When your loved one lives alone
Parent(s), or other loved ones, can live alone and thrive, remaining active and mentally alert, with or without chronic medical diagnoses. This is an ideal time to start discussing future planning and the care they want to receive as they continue aging.
Having this discussion when your loved one is well and independent helps to set a positive and reassuring tone rather than one of gloom and doom. Remember this should be a two-way conversation, with more listening than talking on your part, and understand that it may become emotional and even difficult. Compassion and patience are key, as is sticking to one topic at a time. You may be able to accomplish this over one weekend, though it might take several visits and conversations that happen over time.
Tips for taking on these difficult discussions
Limit participation for the first discussion to just you and your loved one.
Sit with your loved one, speak evenly and lovingly, write everything down, and then be their advocate with other family members.
Include other caregivers and family members later, as needed. Understand that a group discussion can lead to high emotions, differences of opinion, and even arguments, which is not the goal.
Most importantly remember... It’s not what you want, it’s what your loved one wants, even if you do not agree. However, if what they want places an undue burden on you, then openly discuss that. (Undue burden is actual physical or financial strain, not emotional upset due to disagreement.)
Use this checklist to help you organize your conversations and track completion of essential items.
Discuss with your loved one:
□ Legal documents
□ Advanced Directives
□ Will or Trust
□ Living Will
□ Healthcare Surrogate
□ Power of Attorney (Durable and Medical)
□ Documents Location (fill in):
□ Executors have Copies
□ Living Arrangements
□ End-of-Life Care
□ Funeral Arrangements/Burial Wishes
Discussing life and care wishes early is much easier than waiting until a crisis occurs.
Start by discussing if there is anything now that they wish they had help doing, even though they are successfully living independently. Yard work, housekeeping, grocery shopping, transportation. Things they may think to themselves, "I just wish I had someone to help me with this," whenever they have to do it. Then discuss options for getting them help. Getting help with harder tasks helps them continue living independently, as there is less risk of exhaustion and injury.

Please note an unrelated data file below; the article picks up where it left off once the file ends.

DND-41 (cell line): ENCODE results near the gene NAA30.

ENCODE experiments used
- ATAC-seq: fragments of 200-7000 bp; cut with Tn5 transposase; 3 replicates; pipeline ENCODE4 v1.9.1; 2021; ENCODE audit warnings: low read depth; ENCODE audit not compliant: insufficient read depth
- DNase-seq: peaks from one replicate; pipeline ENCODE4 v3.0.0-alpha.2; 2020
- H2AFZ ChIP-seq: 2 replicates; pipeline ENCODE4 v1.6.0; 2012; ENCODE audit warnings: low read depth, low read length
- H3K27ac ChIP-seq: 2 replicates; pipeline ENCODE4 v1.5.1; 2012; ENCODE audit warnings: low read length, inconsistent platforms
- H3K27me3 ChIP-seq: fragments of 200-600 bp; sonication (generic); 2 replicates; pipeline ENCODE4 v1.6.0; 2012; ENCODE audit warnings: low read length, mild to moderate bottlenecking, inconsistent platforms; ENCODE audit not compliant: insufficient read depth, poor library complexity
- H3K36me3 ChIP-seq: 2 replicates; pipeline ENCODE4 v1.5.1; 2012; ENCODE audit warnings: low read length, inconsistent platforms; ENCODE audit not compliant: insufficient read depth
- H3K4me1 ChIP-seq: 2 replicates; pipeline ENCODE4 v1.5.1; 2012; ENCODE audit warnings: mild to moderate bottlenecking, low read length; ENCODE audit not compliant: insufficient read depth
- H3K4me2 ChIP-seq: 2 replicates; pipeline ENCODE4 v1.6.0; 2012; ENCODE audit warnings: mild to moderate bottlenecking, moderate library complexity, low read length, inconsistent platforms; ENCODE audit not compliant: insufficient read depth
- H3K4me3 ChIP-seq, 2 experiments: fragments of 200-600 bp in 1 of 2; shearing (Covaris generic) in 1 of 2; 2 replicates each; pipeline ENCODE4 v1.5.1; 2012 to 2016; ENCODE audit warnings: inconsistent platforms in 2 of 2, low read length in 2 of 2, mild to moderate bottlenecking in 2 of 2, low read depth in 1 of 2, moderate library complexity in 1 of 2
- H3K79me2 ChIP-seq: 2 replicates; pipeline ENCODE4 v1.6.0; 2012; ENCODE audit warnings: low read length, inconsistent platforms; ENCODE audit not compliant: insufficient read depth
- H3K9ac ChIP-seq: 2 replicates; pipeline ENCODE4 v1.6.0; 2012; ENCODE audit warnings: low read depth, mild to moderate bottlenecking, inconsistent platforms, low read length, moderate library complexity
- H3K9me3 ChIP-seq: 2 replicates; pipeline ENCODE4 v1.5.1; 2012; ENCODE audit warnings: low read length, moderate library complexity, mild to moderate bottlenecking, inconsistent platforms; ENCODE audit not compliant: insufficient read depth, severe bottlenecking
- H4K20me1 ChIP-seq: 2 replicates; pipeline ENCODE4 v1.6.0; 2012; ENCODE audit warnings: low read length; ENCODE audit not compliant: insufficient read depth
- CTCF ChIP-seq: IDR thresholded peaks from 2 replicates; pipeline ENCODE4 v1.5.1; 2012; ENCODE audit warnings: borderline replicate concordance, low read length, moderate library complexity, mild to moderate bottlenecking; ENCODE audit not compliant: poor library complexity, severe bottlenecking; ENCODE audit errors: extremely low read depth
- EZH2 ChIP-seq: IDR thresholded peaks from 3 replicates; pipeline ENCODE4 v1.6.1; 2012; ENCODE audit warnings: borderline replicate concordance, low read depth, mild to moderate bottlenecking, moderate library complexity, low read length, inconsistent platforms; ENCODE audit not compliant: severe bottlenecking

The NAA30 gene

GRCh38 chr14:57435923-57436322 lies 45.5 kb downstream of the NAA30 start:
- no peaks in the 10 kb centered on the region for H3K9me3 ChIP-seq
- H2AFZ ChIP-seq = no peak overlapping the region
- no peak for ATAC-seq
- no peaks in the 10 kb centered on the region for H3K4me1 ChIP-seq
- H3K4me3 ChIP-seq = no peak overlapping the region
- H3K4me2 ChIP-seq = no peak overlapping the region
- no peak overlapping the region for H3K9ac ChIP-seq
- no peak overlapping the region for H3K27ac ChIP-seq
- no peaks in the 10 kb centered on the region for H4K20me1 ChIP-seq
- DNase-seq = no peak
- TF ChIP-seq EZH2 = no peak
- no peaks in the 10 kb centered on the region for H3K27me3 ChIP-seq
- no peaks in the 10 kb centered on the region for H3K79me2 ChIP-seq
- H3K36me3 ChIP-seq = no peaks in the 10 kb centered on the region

Talk about what would happen if they couldn’t live in their home alone.
Under what circumstances do they feel they could no longer live alone? (Try to get them to be specific.)
Under those circumstances, would they want to move or would they want to hire in-home help?
If they were to move, would they want to move in with family? Into a senior community? Into assisted living? Into a nursing home or other long-term care?
Consider visiting area independent living facilities (ILF)/senior communities, assisted living facilities (ALF), and nursing homes/long-term care facilities.
Do a cost analysis of hiring help at home vs. moving in with a loved one or into a facility.
Identify the pros and cons of each living arrangement.
Decide which facilities are acceptable, and those that are not.
Talk about the care they want as they continue aging.
Do they want to assign someone to make healthcare decisions should they become unable to do so? Financial and property decisions?
Research incapacitation criteria in your state. Your loved one's primary care provider or attorney can help.
Do they want to initiate a do-not-resuscitate (DNR) order at some point, and if so - when?
In the event of a health crisis, do they want life-sustaining measures taken (i.e., ventilator, feeding tube)?
Would they be interested in hospice care at the end of life?
Discuss what they want for funeral arrangements and/or burial plans, if those haven't been established already.
Do they have a mortuary they prefer to use?
Do they want a funeral service?
How do they want to be laid to rest and where? (Casket burial in a cemetery, cremation to ashes, or something else.)
Discuss the finalization of legal documents (see Checklist above).
Are the documents completed?
Where are the documents located?
Do all appropriate people have copies of all appropriate documents (i.e., those with power of attorney, executors, healthcare providers, attorneys)?
Regarding legal documents, it is best to engage an elder care attorney for advice. An elder care attorney, versus other types of attorneys, keeps current on state laws and regulations that impact older adults. They have this Checklist in their head. Utilizing an elder care attorney not only ensures that all your loved one's wishes are made official but also that everything is kept in order and completed.
When a parent or loved one reaches a stage of needing assistance or even supervision, it is a hard transition for both of you. Those changes usually happen slowly, but not always. Sometimes a health crisis will dictate immediate changes, changes for which no one is prepared. Accomplishing these tasks, especially before a crisis occurs, helps tremendously in all aspects of care.
No content in this app, regardless of date, should ever be used as a substitute for direct medical advice from your doctor or other qualified clinician.